Why are some companies more successful in internationalization than others? Research in international business has tended to focus on macro-level factors, such as the “cultural distance” between home and host country. Micro-level factors, operating at the firm, or, individual-level, may well lead to differences in internationalization success. In this dissertation, I focus on one such factor: the “cultural intelligence” of the export manager. Individual managers play indeed a key role in major strategic decisions, especially within SMEs. I set out to explore a unique dataset of Italian SMEs to analyze how cultural intelligence, cultural distance, and export channels interactively influence export performance. I also investigate the role of the cultural intelligence of the managers in dealing with the cultural diversity of the firm’s export partners. Specifically, I analyze how cultural intelligence may help export managers manage cross-cultural relationships with the firm’s export partners, and turn cultural differences in superior alliance performance. My findings illustrates that cultural intelligence contributes to export performance and that this effect increases with cultural distance. This study’s results also suggest that the cultural intelligence of managers is needed mostly when the firm exports directly abroad and in culturally distant countries, rather than through foreign intermediaries. However, if the firm exports with the help of export partners, the higher the cultural distance between the home country and export countries and among the firm’s export partners, the more the firm needs managers with a high level of cultural intelligence to be successful. Finally, my findings highlight that measures of cultural intelligence that are specific to the situation (i.e. task-specific CQ and metacognitive CQ) matter more than general capabilities (i.e. general CQ) in explaining improvements in export performance and alliance portfolio performance. Together, the results of this research stress the importance of looking at individual-level variables, such as cultural intelligence, to explain the export activity of the firm and its outcome. Thus, they generally suggest that research in international business and alliance portfolio may benefit from bringing the individual manager back in.

Are you culturally intelligent? Export performance and alliance portfolio performance of SMEs: a managerial perspective / Giovannini, Valeria. - (2017 May 03).

Are you culturally intelligent? Export performance and alliance portfolio performance of SMEs: a managerial perspective

Giovannini, Valeria
2017

Abstract

Why are some companies more successful in internationalization than others? Research in international business has tended to focus on macro-level factors, such as the “cultural distance” between home and host country. Micro-level factors, operating at the firm, or, individual-level, may well lead to differences in internationalization success. In this dissertation, I focus on one such factor: the “cultural intelligence” of the export manager. Individual managers play indeed a key role in major strategic decisions, especially within SMEs. I set out to explore a unique dataset of Italian SMEs to analyze how cultural intelligence, cultural distance, and export channels interactively influence export performance. I also investigate the role of the cultural intelligence of the managers in dealing with the cultural diversity of the firm’s export partners. Specifically, I analyze how cultural intelligence may help export managers manage cross-cultural relationships with the firm’s export partners, and turn cultural differences in superior alliance performance. My findings illustrates that cultural intelligence contributes to export performance and that this effect increases with cultural distance. This study’s results also suggest that the cultural intelligence of managers is needed mostly when the firm exports directly abroad and in culturally distant countries, rather than through foreign intermediaries. However, if the firm exports with the help of export partners, the higher the cultural distance between the home country and export countries and among the firm’s export partners, the more the firm needs managers with a high level of cultural intelligence to be successful. Finally, my findings highlight that measures of cultural intelligence that are specific to the situation (i.e. task-specific CQ and metacognitive CQ) matter more than general capabilities (i.e. general CQ) in explaining improvements in export performance and alliance portfolio performance. Together, the results of this research stress the importance of looking at individual-level variables, such as cultural intelligence, to explain the export activity of the firm and its outcome. Thus, they generally suggest that research in international business and alliance portfolio may benefit from bringing the individual manager back in.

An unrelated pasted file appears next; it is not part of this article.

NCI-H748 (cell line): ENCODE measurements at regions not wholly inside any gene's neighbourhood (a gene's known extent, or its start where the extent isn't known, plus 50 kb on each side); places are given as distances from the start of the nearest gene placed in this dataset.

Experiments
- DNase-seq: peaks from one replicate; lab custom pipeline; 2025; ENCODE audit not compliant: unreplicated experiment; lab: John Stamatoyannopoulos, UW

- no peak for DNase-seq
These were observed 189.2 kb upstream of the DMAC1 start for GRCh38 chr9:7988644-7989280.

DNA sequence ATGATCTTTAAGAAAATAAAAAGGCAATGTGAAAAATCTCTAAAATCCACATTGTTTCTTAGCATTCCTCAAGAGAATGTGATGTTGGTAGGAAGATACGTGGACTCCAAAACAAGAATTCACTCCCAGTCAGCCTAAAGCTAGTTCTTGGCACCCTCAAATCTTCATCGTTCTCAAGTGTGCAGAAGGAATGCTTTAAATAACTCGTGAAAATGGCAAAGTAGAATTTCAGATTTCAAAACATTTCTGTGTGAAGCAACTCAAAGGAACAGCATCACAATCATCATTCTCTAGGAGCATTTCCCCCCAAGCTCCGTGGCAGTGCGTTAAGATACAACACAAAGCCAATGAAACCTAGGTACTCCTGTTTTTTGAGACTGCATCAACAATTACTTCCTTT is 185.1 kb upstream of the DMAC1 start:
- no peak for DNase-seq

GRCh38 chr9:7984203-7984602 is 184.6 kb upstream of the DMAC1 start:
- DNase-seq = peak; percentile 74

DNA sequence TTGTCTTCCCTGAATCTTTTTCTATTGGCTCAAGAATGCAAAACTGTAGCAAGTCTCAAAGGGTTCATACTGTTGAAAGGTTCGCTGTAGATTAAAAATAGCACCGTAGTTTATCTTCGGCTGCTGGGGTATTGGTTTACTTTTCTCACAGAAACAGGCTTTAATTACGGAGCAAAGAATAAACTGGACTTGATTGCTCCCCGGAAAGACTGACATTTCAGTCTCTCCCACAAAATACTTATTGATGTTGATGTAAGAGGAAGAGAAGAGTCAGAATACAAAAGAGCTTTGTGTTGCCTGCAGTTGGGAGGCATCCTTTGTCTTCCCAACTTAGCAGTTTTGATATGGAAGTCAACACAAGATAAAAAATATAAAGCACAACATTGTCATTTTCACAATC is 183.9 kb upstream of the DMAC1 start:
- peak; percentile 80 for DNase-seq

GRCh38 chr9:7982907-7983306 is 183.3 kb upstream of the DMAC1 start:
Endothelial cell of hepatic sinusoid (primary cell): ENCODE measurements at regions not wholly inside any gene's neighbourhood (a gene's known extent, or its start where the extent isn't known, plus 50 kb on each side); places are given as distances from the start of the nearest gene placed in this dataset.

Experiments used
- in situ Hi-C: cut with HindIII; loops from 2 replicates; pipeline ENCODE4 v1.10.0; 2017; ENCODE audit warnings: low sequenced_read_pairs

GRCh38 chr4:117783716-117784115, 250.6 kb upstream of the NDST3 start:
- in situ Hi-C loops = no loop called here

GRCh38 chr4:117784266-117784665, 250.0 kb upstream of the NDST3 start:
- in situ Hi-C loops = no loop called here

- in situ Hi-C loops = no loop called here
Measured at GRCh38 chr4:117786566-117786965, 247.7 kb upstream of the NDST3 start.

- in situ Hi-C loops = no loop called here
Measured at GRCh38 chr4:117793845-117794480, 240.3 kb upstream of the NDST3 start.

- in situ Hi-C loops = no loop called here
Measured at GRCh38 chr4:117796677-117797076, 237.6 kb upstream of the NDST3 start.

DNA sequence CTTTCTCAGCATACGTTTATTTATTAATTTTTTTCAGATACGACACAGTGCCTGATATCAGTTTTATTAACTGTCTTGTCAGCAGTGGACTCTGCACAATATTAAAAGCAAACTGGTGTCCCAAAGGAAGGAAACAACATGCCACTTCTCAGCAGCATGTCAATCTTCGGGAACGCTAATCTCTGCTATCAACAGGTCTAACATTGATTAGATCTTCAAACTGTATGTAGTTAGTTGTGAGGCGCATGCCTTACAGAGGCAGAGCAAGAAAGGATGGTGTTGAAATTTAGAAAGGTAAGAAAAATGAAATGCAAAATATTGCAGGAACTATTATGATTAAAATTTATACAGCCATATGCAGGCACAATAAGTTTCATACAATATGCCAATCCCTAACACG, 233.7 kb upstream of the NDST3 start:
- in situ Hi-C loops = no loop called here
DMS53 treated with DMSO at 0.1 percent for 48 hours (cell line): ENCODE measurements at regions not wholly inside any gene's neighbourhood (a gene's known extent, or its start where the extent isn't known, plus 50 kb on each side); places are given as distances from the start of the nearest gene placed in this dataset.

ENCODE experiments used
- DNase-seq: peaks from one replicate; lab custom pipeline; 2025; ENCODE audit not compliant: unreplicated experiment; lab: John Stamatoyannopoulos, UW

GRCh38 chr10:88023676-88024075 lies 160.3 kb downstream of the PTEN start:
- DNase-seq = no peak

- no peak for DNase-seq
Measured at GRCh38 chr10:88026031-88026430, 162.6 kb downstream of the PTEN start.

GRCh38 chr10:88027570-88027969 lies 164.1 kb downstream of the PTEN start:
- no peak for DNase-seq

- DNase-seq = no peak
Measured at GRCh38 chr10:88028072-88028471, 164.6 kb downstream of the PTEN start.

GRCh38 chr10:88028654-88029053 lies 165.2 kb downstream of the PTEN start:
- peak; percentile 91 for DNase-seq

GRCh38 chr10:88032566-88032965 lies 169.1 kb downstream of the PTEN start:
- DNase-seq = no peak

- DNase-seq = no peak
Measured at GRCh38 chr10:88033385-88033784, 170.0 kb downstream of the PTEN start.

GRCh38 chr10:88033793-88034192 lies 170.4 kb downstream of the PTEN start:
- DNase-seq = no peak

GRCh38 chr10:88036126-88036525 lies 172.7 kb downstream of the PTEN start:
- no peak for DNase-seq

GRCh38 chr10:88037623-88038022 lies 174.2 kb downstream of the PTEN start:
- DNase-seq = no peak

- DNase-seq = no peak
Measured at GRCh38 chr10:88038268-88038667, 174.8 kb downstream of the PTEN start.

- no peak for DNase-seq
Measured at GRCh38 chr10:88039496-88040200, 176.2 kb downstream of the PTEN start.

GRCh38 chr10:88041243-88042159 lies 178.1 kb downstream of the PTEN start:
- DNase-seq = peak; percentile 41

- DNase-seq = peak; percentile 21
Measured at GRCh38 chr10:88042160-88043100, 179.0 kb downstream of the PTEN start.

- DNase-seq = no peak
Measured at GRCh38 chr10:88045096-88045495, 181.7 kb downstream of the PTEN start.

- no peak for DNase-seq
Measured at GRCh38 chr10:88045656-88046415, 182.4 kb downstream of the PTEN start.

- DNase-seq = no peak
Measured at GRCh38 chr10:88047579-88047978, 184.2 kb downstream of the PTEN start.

Export performance. Alliance portfolio performance. Cultural intelligence.
Are you culturally intelligent? Export performance and alliance portfolio performance of SMEs: a managerial perspective / Giovannini, Valeria. - (2017 May 03).
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Utilizza questo identificativo per citare o creare un link a questo documento: https://hdl.handle.net/11385/201144
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